Every year brings new challenges

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It’s a great challenge to record strong tourism growth year-on-year, but we think that we can succeed in that. Although Croatia is a relatively small country, we offer a lot of diversity and that’s our advantage. Along with a stronger promotion and the synergy between public and private sector, we are confident that we can succeed.

Croatia has all the prerequisites to be one of the top tourist countries in the world, says Kristijan Staničić, director of the Croatian Tourist Board (HTZ). But to make that happen, the country has to constantly improve its tourist offer because the times when tourists only wanted a comfortable bed, good food and beautiful sea have long passed.

  1. Are you satisfied with this year’s tourist season?

We base our satisfaction with this year’s tourist season on the facts which undoubtedly confirm the importance of tourism for the entire economy of our country. This year, in the segment of tourist traffic, we have been growing at a 5-7 percent rate, which is an excellent result, as growth forecasts for the whole of Europe were set at about 2-3 percent. Outstanding results are also recorded in the revenue segment, i.e. the foreign tourist consumption, which amounted to 3 billion euro in the first six months of this year, which is a 10 percent growth, or 276 million euro more than in the same period last year. Many good investments have also been realized, and we expect their growth next year too, when over 1 billion euro worth of investments should be realized. In the Croatian tourist community, we are continuing to implement key promotional activities and strategies to further bolster the Croatian tourist brand.

2. Could you describe for us an average foreign tourist in Croatia? Do they fit your desirable tourist profile?

A few years back, it was middle-aged and senior tourists that were the most prevalent in the structure of our guests. Today the situation is significantly different, i.e. the Croatian destination offer has been increasingly attracting other tourist profiles as well. This is also validated by the data from the TOMAS research that we conducted in cooperation with the Tourism Institute. According to the collated data, most tourists, namely 54 percent of them, are between the ages of 30 and 49, 19 percent are under the age of 30, while 27 percent of the tourists are 50 or older. As our year-round offer is becoming more diversified, this attracts a much wider spectrum of guests. Perhaps this is best illustrated by the present status of Croatia as the host country of many prominent and globally famous festivals that mostly attract younger traveling enthusiasts. We will certainly continue to promote the various segments of our offer, from cultural, active, nautical and health tourism to eno-gastronomy and business travel.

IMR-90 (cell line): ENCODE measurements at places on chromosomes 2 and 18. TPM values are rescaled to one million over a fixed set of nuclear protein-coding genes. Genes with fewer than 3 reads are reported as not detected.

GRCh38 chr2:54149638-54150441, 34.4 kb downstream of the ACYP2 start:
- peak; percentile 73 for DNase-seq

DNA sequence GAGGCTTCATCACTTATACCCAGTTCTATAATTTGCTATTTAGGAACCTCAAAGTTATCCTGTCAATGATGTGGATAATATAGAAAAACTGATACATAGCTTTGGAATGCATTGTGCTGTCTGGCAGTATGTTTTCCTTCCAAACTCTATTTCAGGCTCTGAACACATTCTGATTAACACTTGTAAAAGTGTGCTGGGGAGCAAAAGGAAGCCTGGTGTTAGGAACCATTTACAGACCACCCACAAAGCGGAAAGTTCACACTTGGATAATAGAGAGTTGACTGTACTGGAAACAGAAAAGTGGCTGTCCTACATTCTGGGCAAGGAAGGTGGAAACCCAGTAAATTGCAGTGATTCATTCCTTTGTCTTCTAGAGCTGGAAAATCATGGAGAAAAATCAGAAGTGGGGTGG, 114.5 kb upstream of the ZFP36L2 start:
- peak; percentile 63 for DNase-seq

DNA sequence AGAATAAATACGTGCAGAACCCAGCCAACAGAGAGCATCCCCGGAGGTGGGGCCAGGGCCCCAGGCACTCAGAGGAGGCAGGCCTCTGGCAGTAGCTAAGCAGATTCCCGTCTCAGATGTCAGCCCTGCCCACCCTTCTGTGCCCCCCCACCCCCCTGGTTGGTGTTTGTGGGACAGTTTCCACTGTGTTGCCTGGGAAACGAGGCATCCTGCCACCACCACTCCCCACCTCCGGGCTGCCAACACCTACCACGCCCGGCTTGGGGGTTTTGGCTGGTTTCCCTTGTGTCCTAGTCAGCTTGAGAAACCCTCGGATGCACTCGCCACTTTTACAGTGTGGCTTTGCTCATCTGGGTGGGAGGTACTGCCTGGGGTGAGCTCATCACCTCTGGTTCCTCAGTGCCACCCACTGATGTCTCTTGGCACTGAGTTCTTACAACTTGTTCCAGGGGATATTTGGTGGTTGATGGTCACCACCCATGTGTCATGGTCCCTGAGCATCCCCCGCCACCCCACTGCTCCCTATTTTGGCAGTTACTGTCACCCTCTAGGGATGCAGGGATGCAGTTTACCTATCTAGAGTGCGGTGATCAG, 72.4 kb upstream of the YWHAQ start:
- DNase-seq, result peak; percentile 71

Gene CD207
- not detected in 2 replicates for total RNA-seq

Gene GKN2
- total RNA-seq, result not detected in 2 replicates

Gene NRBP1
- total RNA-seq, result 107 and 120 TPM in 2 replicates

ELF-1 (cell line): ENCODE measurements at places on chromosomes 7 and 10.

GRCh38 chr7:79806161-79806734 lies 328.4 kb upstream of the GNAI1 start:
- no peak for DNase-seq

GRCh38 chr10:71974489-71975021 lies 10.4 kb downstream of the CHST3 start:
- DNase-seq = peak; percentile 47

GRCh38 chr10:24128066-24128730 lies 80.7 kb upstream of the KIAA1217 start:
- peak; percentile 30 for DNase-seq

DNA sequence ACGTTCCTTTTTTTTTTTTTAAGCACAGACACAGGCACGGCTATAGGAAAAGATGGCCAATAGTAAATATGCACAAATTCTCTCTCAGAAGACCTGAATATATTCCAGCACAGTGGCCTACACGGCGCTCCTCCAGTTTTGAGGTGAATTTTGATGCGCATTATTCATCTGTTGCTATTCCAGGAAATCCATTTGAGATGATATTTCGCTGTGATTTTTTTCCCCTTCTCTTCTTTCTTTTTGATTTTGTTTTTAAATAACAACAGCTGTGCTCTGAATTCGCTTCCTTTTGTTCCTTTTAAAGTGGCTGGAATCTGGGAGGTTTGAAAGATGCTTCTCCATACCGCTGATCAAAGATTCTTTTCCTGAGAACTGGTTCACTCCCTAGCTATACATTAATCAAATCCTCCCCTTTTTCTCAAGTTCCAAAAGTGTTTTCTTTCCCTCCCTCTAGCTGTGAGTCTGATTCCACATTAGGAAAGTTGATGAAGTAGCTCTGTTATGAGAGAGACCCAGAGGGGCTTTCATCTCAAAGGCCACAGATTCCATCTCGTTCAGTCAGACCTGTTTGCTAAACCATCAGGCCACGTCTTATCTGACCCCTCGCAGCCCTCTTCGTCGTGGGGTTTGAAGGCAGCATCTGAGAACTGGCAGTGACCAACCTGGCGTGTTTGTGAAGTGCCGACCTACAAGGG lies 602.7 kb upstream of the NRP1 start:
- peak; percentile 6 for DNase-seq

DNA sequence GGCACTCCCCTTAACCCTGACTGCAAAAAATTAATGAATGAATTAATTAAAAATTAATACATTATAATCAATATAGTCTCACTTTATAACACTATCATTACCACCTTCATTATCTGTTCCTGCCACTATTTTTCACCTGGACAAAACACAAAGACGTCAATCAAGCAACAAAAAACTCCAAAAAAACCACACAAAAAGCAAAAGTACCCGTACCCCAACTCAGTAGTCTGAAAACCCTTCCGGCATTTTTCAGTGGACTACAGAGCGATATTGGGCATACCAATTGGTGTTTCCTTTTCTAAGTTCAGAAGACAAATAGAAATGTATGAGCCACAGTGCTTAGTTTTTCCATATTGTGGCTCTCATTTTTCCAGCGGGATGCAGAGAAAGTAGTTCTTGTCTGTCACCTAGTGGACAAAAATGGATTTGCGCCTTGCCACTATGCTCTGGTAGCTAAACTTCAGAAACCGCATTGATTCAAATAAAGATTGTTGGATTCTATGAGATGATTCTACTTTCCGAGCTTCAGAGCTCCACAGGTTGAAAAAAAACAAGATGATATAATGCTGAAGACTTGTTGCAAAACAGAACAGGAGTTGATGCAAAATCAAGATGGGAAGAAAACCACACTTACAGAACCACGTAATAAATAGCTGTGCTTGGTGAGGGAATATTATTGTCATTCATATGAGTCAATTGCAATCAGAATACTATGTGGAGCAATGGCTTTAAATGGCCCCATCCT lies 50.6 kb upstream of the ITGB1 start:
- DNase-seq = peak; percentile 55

3. You have already said that 2019 would be a challenging year for tourism. What are your biggest concerns?

Every new year is challenging, especially when you want to keep up the positive growth trends you’ve successfully realized over the past years. It is not easy to achieve tourism growth five or more years in a row. Nevertheless, we believe that we can do this because one of our main goals in the coming period will be to occupy new or strengthen the existing positions in distant markets such as China, Korea and America. We will have to face the competition with a much stronger promotion, and a stronger synergy between the private and public sectors. The key will be to achieve a higher level of tourist satisfaction, which is a prerequisite for positive references and continuing to build a stronger and more stable image of an attractive tourist destination that offers a number of reasons to visit it for the first time, or to return to one of our beautiful destinations.

4. Should Croatia maybe be a more exclusive destination, or more expensive, or cheaper, or maybe more appealing to a larger number of tourists?

Our country is known for a variety of accomodation types and a quite extensive and diverse offer of destinations where everyone can find something they like. Although Croatia is a relatively small country, we offer a lot of diversity and that’s our advantage. Luxury holidays are a very narrow market segment that is also quite demanding. We are very pleased with the fact that certain destinations like Dubrovnik, Rovinj, Zagreb, Split and even islands like Mali Lošinj and Hvar have an offer that is concomitant of the strictest market and luxury requirements.